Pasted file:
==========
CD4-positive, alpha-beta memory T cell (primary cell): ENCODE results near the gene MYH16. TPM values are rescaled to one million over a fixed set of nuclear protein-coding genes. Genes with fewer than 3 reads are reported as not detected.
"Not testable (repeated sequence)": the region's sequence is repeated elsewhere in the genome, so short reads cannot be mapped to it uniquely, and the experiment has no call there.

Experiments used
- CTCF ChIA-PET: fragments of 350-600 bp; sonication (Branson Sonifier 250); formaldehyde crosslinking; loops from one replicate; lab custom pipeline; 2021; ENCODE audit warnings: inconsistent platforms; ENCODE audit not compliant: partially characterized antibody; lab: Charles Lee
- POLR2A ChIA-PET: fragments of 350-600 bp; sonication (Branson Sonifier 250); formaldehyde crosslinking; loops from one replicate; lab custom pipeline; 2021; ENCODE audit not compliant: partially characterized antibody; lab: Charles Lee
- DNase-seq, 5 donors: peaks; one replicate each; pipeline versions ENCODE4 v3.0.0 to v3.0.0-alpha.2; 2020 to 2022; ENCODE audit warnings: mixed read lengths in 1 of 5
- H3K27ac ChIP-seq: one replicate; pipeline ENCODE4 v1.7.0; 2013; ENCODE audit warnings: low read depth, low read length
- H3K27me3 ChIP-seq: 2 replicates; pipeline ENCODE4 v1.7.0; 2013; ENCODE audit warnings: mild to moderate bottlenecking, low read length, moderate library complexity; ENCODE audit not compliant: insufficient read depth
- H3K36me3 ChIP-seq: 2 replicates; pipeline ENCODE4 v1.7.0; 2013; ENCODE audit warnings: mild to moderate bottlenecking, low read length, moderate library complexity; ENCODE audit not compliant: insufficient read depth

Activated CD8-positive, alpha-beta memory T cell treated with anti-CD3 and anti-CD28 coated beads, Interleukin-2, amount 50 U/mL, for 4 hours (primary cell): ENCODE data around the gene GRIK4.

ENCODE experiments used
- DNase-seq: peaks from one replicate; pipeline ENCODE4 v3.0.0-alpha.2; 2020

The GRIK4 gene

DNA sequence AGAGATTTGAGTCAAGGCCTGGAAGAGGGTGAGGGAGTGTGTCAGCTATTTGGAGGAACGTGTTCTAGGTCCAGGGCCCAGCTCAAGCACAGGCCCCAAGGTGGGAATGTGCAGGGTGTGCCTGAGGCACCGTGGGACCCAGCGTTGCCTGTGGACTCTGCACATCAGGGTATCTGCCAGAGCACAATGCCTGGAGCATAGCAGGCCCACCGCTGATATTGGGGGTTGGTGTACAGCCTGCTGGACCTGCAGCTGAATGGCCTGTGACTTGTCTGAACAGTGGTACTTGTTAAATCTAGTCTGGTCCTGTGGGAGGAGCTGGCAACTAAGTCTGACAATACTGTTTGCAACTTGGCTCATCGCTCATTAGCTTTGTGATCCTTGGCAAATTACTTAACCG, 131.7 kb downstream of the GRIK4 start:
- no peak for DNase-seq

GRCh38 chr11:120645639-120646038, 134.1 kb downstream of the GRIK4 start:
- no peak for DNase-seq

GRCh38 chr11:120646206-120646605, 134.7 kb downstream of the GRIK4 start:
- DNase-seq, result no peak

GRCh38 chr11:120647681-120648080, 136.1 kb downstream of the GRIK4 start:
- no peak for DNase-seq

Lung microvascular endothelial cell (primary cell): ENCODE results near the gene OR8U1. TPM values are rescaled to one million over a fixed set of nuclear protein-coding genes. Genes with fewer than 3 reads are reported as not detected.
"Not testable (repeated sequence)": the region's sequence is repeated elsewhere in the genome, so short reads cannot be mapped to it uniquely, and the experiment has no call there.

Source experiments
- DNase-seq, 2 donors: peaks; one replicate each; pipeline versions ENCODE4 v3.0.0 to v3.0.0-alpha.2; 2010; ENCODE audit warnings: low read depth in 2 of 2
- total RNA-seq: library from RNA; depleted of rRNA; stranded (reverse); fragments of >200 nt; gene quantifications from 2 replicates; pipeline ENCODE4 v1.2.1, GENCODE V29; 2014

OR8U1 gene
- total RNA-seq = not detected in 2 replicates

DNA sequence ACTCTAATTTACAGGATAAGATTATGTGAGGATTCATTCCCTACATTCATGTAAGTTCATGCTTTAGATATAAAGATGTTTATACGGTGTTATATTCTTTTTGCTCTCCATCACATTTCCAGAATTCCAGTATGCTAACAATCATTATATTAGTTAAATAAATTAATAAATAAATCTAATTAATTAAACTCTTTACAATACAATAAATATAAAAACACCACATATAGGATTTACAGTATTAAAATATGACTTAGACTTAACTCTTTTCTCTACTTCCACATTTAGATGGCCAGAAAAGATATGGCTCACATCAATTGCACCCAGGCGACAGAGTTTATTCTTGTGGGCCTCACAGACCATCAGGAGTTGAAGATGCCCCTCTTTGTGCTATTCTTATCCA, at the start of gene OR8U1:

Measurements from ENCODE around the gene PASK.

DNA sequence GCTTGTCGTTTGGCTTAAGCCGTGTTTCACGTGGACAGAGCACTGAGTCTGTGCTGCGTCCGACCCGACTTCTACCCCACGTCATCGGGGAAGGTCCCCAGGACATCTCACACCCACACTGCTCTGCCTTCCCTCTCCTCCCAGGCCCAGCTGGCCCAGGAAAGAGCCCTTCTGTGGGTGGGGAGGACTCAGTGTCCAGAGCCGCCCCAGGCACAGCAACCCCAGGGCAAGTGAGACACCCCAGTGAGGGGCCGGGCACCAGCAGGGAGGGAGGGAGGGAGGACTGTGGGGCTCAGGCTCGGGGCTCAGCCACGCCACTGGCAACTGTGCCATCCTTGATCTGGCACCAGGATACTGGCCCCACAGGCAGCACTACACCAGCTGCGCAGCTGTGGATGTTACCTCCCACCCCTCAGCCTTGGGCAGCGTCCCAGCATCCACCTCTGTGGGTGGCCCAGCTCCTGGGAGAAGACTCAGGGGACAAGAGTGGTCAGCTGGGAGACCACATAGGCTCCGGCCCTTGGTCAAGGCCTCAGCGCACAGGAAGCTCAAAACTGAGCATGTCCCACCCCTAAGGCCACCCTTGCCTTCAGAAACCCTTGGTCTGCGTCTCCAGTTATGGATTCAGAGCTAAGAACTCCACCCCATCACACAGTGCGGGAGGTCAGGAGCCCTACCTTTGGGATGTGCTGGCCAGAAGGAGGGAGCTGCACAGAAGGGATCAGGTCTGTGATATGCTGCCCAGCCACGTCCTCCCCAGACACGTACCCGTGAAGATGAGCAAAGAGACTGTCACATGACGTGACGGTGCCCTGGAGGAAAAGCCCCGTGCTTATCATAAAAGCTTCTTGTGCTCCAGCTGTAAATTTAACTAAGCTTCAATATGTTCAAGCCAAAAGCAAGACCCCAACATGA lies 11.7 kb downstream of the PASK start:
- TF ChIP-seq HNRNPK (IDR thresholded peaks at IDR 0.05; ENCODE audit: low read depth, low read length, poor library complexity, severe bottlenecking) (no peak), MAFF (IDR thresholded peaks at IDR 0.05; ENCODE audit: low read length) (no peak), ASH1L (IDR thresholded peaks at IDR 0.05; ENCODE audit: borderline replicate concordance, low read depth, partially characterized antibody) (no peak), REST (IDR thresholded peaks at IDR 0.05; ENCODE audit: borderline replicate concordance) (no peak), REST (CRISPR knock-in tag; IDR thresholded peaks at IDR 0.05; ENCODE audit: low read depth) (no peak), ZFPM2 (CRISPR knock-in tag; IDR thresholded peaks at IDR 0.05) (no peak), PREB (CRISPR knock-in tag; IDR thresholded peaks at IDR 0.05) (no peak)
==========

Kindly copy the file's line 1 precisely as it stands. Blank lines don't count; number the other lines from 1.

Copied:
CD4-positive, alpha-beta memory T cell (primary cell): ENCODE results near the gene MYH16. TPM values are rescaled to one million over a fixed set of nuclear protein-coding genes. Genes with fewer than 3 reads are reported as not detected.